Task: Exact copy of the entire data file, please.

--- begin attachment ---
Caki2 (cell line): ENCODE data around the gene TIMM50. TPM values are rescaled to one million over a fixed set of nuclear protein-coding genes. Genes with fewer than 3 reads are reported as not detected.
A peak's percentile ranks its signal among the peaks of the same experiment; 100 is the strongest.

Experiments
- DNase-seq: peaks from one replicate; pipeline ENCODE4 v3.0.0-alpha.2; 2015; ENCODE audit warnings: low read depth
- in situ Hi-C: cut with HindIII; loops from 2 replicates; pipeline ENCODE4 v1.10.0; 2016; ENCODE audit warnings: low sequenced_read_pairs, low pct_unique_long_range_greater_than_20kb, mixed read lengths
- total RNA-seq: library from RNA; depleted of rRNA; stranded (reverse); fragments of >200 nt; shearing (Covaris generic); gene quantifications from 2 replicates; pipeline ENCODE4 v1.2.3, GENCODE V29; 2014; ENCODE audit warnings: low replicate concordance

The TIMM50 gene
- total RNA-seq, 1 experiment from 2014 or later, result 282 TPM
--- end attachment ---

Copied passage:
Caki2 (cell line): ENCODE data around the gene TIMM50. TPM values are rescaled to one million over a fixed set of nuclear protein-coding genes. Genes with fewer than 3 reads are reported as not detected.
A peak's percentile ranks its signal among the peaks of the same experiment; 100 is the strongest.

Experiments
- DNase-seq: peaks from one replicate; pipeline ENCODE4 v3.0.0-alpha.2; 2015; ENCODE audit warnings: low read depth
- in situ Hi-C: cut with HindIII; loops from 2 replicates; pipeline ENCODE4 v1.10.0; 2016; ENCODE audit warnings: low sequenced_read_pairs, low pct_unique_long_range_greater_than_20kb, mixed read lengths
- total RNA-seq: library from RNA; depleted of rRNA; stranded (reverse); fragments of >200 nt; shearing (Covaris generic); gene quantifications from 2 replicates; pipeline ENCODE4 v1.2.3, GENCODE V29; 2014; ENCODE audit warnings: low replicate concordance

The TIMM50 gene
- total RNA-seq, 1 experiment from 2014 or later, result 282 TPM